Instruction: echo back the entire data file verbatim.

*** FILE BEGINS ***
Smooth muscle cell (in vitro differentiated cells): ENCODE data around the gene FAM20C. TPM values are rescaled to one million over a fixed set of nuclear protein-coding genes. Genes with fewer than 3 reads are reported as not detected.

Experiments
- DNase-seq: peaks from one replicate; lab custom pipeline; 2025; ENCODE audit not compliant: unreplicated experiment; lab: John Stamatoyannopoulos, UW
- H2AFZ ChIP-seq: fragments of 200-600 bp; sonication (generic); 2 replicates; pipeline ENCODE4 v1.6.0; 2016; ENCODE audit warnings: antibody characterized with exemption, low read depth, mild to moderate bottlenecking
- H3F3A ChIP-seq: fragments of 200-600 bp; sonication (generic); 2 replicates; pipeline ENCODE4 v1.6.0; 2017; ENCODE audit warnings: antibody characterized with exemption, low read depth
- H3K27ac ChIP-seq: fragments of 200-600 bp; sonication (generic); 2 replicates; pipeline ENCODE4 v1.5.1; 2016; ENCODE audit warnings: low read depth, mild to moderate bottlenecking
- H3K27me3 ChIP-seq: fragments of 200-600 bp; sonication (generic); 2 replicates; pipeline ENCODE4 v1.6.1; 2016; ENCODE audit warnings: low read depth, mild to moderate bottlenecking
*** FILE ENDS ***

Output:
Smooth muscle cell (in vitro differentiated cells): ENCODE data around the gene FAM20C. TPM values are rescaled to one million over a fixed set of nuclear protein-coding genes. Genes with fewer than 3 reads are reported as not detected.

Experiments
- DNase-seq: peaks from one replicate; lab custom pipeline; 2025; ENCODE audit not compliant: unreplicated experiment; lab: John Stamatoyannopoulos, UW
- H2AFZ ChIP-seq: fragments of 200-600 bp; sonication (generic); 2 replicates; pipeline ENCODE4 v1.6.0; 2016; ENCODE audit warnings: antibody characterized with exemption, low read depth, mild to moderate bottlenecking
- H3F3A ChIP-seq: fragments of 200-600 bp; sonication (generic); 2 replicates; pipeline ENCODE4 v1.6.0; 2017; ENCODE audit warnings: antibody characterized with exemption, low read depth
- H3K27ac ChIP-seq: fragments of 200-600 bp; sonication (generic); 2 replicates; pipeline ENCODE4 v1.5.1; 2016; ENCODE audit warnings: low read depth, mild to moderate bottlenecking
- H3K27me3 ChIP-seq: fragments of 200-600 bp; sonication (generic); 2 replicates; pipeline ENCODE4 v1.6.1; 2016; ENCODE audit warnings: low read depth, mild to moderate bottlenecking